01 July 2004
Data acquisition getting smaller
By Gregg S. Gustafson and Linda J. Chapman
Improved monitoring, collection through miniaturization, standardization.
Advancements in miniaturization, standardization, and low-power electronics are creating a new breed of smart sensors in the monitoring industry.
Miniaturization of powerful computer chips and electronic parts has allowed the combining of data loggers and sensing equipment into small, self-contained units. These units contain sophisticated sensors, data loggers with nonvolatile memory, and long-lasting power packs. The internal software runs multiphased, variable-interval test sequences that collect highly accurate data. Digital output circuits control pumps and valves, raise alarms, and dial modems. Sophisticated communication software allows users real-time monitoring and control either from laptops and personal digital assistants (PDAs) in the field or from desktop computers at the home office via modems and the Internet.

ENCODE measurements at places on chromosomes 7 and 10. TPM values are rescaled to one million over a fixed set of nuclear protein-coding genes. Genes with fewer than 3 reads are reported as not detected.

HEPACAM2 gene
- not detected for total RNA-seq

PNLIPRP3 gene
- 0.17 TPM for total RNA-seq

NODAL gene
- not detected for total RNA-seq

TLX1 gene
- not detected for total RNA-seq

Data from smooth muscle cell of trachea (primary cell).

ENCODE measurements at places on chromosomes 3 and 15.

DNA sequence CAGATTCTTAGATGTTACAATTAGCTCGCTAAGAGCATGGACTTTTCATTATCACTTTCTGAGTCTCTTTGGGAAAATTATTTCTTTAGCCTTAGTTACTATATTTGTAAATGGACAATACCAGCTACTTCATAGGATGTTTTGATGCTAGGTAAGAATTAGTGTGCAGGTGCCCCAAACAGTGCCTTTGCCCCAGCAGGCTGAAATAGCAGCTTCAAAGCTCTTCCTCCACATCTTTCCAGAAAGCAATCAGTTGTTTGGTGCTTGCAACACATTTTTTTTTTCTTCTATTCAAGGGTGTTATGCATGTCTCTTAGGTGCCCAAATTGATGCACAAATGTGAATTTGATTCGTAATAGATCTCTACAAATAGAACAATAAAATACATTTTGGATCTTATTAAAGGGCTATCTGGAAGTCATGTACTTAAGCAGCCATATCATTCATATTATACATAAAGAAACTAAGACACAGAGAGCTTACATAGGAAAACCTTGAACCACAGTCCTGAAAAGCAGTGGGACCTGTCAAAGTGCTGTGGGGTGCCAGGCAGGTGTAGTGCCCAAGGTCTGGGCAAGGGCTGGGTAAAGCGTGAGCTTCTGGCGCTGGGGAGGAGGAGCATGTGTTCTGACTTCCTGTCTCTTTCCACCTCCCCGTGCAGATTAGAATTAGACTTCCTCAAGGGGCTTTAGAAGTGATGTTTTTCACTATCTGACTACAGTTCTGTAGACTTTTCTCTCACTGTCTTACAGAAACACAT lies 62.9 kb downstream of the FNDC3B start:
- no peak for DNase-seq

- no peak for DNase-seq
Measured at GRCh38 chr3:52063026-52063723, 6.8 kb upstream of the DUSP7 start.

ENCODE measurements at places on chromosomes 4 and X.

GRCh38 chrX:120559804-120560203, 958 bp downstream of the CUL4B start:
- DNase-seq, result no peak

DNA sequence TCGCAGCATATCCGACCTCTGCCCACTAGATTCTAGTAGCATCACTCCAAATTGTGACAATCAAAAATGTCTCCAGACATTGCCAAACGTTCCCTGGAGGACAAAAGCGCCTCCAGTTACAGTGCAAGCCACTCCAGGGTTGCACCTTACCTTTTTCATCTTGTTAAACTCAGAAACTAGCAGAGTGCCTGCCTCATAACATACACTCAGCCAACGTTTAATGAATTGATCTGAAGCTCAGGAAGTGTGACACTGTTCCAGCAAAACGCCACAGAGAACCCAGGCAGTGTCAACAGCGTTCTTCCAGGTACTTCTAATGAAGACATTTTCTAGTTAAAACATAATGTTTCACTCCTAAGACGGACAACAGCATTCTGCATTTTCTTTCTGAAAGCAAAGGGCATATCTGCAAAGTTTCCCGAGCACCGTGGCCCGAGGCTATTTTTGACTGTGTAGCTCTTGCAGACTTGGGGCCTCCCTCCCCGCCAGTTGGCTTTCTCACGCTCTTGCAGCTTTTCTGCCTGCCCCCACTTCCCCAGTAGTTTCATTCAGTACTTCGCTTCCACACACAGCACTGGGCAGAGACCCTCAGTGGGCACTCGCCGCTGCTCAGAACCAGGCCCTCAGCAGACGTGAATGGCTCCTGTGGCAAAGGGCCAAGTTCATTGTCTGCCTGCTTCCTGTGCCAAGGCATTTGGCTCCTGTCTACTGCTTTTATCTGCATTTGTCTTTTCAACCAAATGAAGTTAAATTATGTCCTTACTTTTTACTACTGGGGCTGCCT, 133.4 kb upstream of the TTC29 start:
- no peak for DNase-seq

Standardization of communication interfaces and protocols makes these devices easy to integrate into new or existing installations. The use of industry standard communication interfaces allows extensive sensor networking. These can easily connect to computers, handheld data collection devices, and a multitude of control and test equipment.
Low-power computer chips and electronic parts allow sensor and data logger units to easily run for a year or more on small, internal batteries. For long-term installations, they can run virtually forever on small, inexpensive solar panels.